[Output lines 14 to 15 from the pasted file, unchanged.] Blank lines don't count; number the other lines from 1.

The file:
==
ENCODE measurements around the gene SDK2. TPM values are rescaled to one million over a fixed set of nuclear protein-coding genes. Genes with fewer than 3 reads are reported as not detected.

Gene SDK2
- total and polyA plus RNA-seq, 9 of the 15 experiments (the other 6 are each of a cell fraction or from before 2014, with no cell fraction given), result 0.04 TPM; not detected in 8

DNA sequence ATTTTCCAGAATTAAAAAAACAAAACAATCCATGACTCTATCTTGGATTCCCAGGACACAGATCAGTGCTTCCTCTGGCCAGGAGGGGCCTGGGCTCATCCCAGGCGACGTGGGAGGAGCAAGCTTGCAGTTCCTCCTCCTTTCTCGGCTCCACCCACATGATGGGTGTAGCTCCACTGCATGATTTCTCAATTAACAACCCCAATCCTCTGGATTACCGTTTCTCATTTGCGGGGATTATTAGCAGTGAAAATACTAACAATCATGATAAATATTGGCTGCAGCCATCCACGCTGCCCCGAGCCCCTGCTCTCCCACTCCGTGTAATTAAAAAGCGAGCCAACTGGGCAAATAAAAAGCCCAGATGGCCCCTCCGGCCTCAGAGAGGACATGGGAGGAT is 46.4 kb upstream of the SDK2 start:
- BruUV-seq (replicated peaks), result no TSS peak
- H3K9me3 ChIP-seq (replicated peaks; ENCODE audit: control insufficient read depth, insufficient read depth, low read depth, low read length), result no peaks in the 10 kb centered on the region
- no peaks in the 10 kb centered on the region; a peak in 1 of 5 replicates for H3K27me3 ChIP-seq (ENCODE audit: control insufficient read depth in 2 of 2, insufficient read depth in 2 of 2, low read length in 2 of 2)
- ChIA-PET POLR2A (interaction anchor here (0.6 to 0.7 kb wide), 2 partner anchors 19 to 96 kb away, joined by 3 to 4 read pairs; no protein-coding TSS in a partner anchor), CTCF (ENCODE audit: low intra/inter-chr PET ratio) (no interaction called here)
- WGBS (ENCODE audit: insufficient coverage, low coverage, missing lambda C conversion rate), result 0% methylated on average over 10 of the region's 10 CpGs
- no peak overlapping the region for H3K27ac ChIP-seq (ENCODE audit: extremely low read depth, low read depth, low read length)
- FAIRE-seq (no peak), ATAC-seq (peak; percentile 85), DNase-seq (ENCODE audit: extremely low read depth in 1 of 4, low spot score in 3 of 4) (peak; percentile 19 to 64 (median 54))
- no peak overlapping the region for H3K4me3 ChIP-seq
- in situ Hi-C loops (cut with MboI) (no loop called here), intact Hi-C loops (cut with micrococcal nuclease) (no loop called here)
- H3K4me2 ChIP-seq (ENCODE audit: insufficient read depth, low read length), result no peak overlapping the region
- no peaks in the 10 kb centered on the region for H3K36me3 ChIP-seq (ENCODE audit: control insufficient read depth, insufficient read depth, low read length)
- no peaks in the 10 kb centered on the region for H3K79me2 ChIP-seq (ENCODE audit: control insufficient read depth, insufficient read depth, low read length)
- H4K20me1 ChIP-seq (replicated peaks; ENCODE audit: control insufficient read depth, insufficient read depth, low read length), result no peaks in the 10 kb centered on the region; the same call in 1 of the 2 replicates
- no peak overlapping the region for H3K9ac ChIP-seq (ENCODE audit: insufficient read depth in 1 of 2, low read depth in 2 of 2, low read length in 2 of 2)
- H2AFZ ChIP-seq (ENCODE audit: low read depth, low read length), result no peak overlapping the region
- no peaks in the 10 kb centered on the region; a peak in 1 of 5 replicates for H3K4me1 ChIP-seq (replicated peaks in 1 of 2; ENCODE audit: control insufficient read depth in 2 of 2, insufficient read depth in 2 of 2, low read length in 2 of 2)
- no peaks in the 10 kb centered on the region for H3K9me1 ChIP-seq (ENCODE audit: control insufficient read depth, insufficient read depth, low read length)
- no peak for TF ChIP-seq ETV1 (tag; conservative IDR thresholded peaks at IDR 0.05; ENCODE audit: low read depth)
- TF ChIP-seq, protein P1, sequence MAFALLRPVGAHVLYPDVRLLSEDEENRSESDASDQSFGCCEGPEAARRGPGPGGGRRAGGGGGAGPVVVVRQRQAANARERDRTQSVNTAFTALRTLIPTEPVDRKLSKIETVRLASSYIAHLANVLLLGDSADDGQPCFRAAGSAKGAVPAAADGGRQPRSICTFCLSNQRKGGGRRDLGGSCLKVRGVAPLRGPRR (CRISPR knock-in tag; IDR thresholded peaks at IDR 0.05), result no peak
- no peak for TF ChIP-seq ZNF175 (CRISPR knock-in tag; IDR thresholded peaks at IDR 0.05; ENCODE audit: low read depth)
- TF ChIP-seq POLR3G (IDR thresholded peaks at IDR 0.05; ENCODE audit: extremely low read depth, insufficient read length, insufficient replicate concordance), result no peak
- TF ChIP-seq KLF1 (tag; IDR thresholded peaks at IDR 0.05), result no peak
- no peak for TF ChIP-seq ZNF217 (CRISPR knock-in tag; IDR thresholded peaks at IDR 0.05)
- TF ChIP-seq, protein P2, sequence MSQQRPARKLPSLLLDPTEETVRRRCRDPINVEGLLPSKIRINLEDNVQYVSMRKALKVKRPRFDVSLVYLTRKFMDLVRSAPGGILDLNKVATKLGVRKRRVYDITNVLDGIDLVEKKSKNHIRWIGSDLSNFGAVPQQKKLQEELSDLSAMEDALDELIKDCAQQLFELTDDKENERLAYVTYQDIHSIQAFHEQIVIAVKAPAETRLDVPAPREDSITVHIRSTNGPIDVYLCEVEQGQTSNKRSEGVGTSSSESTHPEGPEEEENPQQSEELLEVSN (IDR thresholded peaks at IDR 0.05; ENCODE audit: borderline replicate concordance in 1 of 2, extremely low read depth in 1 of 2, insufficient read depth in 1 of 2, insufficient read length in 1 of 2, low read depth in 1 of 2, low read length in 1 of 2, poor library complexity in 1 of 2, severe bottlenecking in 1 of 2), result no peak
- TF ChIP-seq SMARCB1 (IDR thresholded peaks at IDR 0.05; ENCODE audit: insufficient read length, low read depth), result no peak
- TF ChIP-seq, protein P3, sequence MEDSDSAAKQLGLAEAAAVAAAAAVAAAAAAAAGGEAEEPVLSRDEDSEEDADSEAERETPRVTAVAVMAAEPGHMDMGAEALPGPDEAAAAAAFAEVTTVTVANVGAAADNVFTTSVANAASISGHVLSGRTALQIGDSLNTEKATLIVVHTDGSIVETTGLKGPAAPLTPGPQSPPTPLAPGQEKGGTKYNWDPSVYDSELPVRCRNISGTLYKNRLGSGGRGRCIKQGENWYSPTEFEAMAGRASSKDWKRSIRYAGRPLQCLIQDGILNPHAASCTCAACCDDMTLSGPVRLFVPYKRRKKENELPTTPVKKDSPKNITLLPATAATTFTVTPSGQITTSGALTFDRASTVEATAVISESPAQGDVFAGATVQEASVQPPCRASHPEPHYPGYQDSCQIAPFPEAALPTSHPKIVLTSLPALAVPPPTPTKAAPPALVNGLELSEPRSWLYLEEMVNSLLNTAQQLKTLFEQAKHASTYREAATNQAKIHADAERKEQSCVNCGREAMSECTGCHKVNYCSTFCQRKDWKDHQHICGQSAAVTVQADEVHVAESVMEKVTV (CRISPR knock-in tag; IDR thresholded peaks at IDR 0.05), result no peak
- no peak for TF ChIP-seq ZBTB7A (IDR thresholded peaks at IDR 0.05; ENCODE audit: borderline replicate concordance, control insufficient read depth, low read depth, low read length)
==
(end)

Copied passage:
- H3K4me2 ChIP-seq (ENCODE audit: insufficient read depth, low read length), result no peak overlapping the region
- no peaks in the 10 kb centered on the region for H3K36me3 ChIP-seq (ENCODE audit: control insufficient read depth, insufficient read depth, low read length)